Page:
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Tricorder Project Releases Prototype Open Source 3D Printable Spectrometer 41

Posted by samzenpus
from the scan-me dept.
upontheturtlesback writes "As part of developing the next open source science tricorder model, Dr. Peter Jansen of the Tricorder project has released the source to an inexpensive 3D printable visible spectrometer prototype intended for the next science tricorder, but also suitable for Arduino or other embedded electronics projects for science education. With access to a Makerbot-class 3D printer, the spectrometer can be build for about $20 in materials. The source files including hardware schematics, board layouts, Arduino/Processing sketches and example data are available on Thingiverse, and potential contributors are encouraged to help improve the spectrometer design."
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Tricorder Project Releases Prototype Open Source 3D Printable Spectrometer

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  • by rossdee (243626) on Monday September 09, 2013 @05:22PM (#44802775)

    A lawsuit from Paramount in 3 .. 2 .. 1 ..

    • Re:Cue (Score:4, Funny)

      by ackthpt (218170) on Monday September 09, 2013 @05:32PM (#44802873) Homepage Journal

      A lawsuit from Paramount in 3 .. 2 .. 1 ..

      It would be interesting to empress the engrams of the average trekkie upon a computer, the resulting torrent of illogic would be most entertaining.

    • by tlhIngan (30335)

      No, it's cue the hundreds of Kickstarter projects that will build you the thing.

      Putting designs on the 'net is nice, but people want the stuff itself, and short of putting a kit together, some entrepreneurial type would use kickstarter to do it. Offer it as parts, a kit, a fully assembled unit, add a few bucks for your time effort and profit, and done.

      Though, it doesn't always work out - like that half-price made-in-China Makerbot Replicator project (perfectly legal - all the designs were open, though you c

    • Re:Cue (Score:5, Informative)

      by usmc4o66 (1605139) on Monday September 09, 2013 @06:08PM (#44803223)
      Gene Roddenberry saw this coming, and made sure the name was usable without a trademark issue. http://en.memory-alpha.org/wiki/Tricorder [memory-alpha.org] "...due to a clause in Gene Roddenberry's contracts with Desilu/Paramount dating back to the time of The Original Series. The clause specified that if any company could find a way to make one of the fictional devices actually work, then they would have the right to use the name."
      • Why is that even necessary?
        Otherwise, making a movie containing a 1000 names could grant you a 1000 trademarks, almost for free.
        Doesn't sound like reasonable to me.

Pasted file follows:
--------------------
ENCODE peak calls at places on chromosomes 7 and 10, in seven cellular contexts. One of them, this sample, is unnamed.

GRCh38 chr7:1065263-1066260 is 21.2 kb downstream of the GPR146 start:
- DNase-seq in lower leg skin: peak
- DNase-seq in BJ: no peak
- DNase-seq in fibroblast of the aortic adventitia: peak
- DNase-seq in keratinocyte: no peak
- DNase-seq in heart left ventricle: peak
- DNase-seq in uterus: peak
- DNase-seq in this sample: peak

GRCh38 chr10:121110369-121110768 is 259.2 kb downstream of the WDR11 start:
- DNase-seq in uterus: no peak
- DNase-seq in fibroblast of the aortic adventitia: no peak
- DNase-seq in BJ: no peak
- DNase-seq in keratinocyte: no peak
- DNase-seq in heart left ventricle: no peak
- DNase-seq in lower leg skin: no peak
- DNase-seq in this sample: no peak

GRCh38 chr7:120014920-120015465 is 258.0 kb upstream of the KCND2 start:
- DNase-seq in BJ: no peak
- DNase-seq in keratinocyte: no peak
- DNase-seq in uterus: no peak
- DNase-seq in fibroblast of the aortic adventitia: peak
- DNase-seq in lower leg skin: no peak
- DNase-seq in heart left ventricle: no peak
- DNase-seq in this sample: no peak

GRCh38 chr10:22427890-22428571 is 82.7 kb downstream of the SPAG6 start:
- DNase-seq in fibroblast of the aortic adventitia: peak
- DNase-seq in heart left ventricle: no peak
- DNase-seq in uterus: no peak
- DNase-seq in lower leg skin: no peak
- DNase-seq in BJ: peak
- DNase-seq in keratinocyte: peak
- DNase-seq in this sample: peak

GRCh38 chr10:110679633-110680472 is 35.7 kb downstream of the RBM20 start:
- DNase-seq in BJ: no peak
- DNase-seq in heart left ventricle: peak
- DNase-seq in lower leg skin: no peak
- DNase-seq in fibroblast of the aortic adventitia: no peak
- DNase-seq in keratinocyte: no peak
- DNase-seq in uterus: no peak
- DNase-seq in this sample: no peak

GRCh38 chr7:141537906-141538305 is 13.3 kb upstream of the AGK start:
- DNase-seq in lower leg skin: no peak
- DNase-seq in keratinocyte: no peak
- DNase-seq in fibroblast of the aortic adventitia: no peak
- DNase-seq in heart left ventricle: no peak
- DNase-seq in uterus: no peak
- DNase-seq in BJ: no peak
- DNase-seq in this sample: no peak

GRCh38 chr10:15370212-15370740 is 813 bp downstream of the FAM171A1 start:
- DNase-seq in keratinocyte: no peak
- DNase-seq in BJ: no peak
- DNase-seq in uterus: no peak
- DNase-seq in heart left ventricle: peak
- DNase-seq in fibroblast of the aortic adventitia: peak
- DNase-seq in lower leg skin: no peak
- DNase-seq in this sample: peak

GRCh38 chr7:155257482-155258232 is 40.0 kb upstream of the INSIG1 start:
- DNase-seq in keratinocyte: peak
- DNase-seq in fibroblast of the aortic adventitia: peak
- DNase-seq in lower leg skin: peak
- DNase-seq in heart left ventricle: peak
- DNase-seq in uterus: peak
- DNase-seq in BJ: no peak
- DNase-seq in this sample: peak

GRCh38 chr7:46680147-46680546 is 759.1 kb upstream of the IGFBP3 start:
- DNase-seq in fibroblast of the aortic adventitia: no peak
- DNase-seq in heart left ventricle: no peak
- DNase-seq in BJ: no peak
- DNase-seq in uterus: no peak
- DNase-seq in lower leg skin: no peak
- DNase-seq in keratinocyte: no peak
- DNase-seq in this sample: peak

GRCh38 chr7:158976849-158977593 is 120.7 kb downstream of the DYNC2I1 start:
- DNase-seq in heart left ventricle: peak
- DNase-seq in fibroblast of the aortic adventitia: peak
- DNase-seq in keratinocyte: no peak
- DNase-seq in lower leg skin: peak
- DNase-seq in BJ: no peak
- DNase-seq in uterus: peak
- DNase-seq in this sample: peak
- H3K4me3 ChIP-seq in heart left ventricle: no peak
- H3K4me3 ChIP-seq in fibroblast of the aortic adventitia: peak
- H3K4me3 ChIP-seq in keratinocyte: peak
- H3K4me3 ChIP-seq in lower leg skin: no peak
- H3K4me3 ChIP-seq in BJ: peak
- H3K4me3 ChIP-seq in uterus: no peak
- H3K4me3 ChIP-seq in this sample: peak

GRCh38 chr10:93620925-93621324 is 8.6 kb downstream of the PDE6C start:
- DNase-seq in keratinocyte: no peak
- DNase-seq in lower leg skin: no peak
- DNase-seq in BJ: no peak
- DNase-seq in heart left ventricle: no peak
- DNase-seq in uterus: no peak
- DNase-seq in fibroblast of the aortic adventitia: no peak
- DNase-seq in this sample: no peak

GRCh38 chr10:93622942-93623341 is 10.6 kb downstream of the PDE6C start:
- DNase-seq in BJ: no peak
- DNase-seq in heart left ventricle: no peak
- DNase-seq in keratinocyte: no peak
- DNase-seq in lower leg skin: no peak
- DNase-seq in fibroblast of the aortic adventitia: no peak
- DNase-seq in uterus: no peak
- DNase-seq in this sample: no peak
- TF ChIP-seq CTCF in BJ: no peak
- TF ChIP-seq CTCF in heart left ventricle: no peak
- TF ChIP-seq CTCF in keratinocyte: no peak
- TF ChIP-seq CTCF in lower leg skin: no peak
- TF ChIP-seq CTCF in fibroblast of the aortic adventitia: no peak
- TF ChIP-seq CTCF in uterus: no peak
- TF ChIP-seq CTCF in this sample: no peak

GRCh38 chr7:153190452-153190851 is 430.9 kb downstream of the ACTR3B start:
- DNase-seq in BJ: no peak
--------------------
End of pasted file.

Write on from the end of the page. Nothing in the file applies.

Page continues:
• by jeremyp (130771)

        Last time I looked at an episode of Star Trek, the tricorder could tell the operator anything about the thing being scanned that the plot required. I seriously doubt that the real life version can do any such thing.

        • by cellocgw (617879)

          the tricorder could tell the operator anything about the thing being scanned that the plot required

          Not to mention the incredible engineering-fu that produced a blackbox to save the Universe -- as described in exacting detail in "Redshirts" (Scalzi)

    • by PPH (736903)
      Dammit Jim! I'm a doctor, not a copyright attorney!
  • This thread has a lot of nerdy topics: 3D printing, Star Trek references, arduino, electronics, open source, real-world science.

    My question is: where the hell are the comments?

  • What's this for? (Score:4, Interesting)

    by mcelrath (8027) on Monday September 09, 2013 @05:56PM (#44803117) Homepage

    Not to be a stick in the mud...but how is this better than the more commonly available CMOS cameras on all our cell phones? It doesn't seem to have the resolution to identify spectral transition lines (and thereby identify chemical compounds). Could you combine it with a laser or two to identify specific compounds? Since air is transparent in 400nm-700nm, it can't tell you the atmosphere is breathable...unless you ionized it first and made it glow.

    What would you use this for?

    • by jfengel (409917)

      What would you use this for?

      Getting on Slashdot.

    • by Quelain (256623)

      It uses a diffraction grating to split visible light into a spectrum which can then be measured by the camera sensor. Yes, you do have to set fire to your sample. :p

      • by rubycodez (864176)

        or heat it to incandescence. did a slashdotter really need to have a spectrometer explained? They've only been around in various forms for 200 years.

        • Mcelrath wasn't asking what a spectrometer was. His point was that this particular spectrometer doesn't have the resolution required to do anything interesting, like identify chemical compounds.

          So again. . . what is it useful for?

          • Re:What's this for? (Score:4, Informative)

            by upontheturtlesback (2605689) on Tuesday September 10, 2013 @12:10AM (#44805021)
            I realize that not everyone is familiar with spectroscopy, so I'll try and help outline the contributions that this project makes -- which are centrally in terms of size and cost.